A treacherous green site makes the par-5 first the no. 1 handicap hole at True Blue Plantation. (Jason Scott Deegan/Golf Advisor) The beautiful 18th hole showcases the True Blue Plantation clubhouse.  (Jason Scott Deegan/Golf Advisor) The dramatic, par-5 fourth at True Blue Plantation wraps around a lake.  (Jason Scott Deegan/Golf Advisor)

True Blue Plantation in Pawleys Island, S.C., grows into a headliner along Myrtle Beach's Grand Strand

PAWLEYS ISLAND, S.C. -- A renovation within the first two years of a course opening is usually an ominous sign, but not at True Blue Plantation, one of the best courses along The Grand Strand.

When True Blue first opened in 1998, the golf course had a hard time living up to the reputation of its gorgeous older sister just down the street, Caledonia Golf & Fish Club.

Comparisons between the two Mike Strantz courses were inevitable, and the brawny, 7,126-yard True Blue was deemed too penal by many players.

Begrudgingly, Strantz returned in 2000 to tweak nine holes, while the greens were converted to Tif Eagle Bermuda.

Changes bolster True Blue Plantation's ranking

Buoyed by its cosmetic changes, True Blue now ranks third on Golf Digest's list of the 60 best courses in the Myrtle Beach region, just behind No. 1 Caledonia and the No. 2 Dunes Golf and Beach Club. True Blue plays bigger, badder and bolder than Caledonia, a more scenic and intimate design on a much smaller parcel of land. Strantz used all 325 acres of the former rice and indigo plantation to accommodate True Blue's massive fairways and gigantic greens.

"There are a lot of reasons why people love True Blue," said Bob Seganti, the director of golf at True Blue Plantation. "The width of the fairways is tremendous. Most people hit it side to side and move on. The conditioning is always good year-round. Here, you get a wow factor when you get to most tees. What is unique is you get elevation you don't see in the area. Strantz was a master at visual deception."

Signature par 5s at True Blue Plantation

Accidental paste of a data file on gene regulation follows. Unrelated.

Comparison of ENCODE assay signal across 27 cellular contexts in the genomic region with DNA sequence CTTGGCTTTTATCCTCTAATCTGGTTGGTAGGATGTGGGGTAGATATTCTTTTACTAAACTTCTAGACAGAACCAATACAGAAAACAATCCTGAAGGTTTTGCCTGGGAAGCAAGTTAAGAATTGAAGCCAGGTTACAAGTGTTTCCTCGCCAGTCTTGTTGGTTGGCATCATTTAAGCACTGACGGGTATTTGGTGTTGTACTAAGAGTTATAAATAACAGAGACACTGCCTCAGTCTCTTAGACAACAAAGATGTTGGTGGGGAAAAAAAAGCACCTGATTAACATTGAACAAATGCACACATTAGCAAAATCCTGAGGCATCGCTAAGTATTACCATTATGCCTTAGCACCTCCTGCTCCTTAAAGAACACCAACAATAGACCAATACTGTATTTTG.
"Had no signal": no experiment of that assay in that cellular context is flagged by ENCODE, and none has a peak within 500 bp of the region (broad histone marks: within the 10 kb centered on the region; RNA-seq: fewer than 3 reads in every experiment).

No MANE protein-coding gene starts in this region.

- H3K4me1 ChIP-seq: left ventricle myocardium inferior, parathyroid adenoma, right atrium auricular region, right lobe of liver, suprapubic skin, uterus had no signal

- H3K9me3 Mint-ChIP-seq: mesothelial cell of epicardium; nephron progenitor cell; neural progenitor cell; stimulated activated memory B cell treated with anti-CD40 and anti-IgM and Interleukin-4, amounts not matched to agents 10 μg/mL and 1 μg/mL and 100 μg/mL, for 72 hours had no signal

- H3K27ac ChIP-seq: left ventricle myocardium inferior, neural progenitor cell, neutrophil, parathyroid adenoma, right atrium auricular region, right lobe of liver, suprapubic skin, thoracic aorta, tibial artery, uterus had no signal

Five par 5s are True Blue's signature. The course attacks from the moment a player steps on the first tee, a par 5 that ranks as the No. 1 handicap. Like a lot of holes here, it's easy to get into position to score, yet hard to seal the deal. A creek and deep waste bunker ring the elevated first green.

The par-5 fourth boomerangs around a water hazard and a waste bunker so deep it requires ladders to get in and out. Not even Shaquille O'Neal can see out of the flash-faced bunker guarding the right side of the green of the par-5 ninth. The par-5 10th might be the best of the bunch. It doglegs right playing over the waste bunker that leaks into the heart of the fairway, finishing at a tilted green.

Strantz uses water for dramatic theater coming home on the par-3 16th and the long par 4s at No. 17 and No. 18. The finishing hole plays in the shadow of the clubhouse with its signature blue roof.

Blue might be the universal theme throughout the day at True Blue, but playing this dynamic design never leaves players feeling that way.

True Blue Plantation: The verdict

Caledonia might be ranked higher, but I actually had more fun playing True Blue. For such a huge ballpark, it still demands precision and proper angles of attack. There are plenty of risk-reward shots to keep the day interesting. The first four holes might be the best starting stretch in the Southeast.

Jan 06, 2012

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Jason Scott Deegan

Senior Staff Writer

Jason Scott Deegan has reviewed more than 700 courses and golf destinations for some of the industry's biggest publications. His work has been honored by the Golf Writer's Association of America and the Michigan Press Association. Follow him on Twitter at @WorldGolfer.